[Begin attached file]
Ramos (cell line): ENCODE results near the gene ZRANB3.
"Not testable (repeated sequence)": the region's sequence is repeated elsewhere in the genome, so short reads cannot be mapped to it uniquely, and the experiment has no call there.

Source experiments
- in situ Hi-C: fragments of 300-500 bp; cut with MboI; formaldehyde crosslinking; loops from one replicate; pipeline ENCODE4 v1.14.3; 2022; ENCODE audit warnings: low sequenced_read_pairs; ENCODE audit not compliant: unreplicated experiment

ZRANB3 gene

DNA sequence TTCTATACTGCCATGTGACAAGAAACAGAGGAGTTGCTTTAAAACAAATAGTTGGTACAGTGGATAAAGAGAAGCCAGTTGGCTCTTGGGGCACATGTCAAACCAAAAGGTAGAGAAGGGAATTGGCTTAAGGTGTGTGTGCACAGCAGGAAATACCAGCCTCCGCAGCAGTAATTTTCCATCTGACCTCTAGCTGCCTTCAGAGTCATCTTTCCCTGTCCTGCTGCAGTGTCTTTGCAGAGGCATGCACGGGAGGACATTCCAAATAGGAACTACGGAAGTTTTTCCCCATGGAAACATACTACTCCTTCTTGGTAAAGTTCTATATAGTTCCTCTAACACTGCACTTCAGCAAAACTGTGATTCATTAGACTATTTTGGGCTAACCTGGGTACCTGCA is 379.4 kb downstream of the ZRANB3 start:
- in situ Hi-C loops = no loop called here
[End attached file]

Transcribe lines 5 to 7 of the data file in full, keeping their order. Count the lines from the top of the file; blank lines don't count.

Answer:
ZRANB3 gene

DNA sequence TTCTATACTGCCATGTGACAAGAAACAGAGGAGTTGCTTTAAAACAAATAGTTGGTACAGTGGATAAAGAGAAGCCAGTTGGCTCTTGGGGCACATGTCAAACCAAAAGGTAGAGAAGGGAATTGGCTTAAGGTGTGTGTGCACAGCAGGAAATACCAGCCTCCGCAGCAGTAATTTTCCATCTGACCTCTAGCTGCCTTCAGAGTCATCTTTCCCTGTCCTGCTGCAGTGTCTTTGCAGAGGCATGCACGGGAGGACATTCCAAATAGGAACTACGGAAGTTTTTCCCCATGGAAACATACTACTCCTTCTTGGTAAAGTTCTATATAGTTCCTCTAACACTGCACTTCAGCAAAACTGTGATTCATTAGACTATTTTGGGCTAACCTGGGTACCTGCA is 379.4 kb downstream of the ZRANB3 start:
- in situ Hi-C loops = no loop called here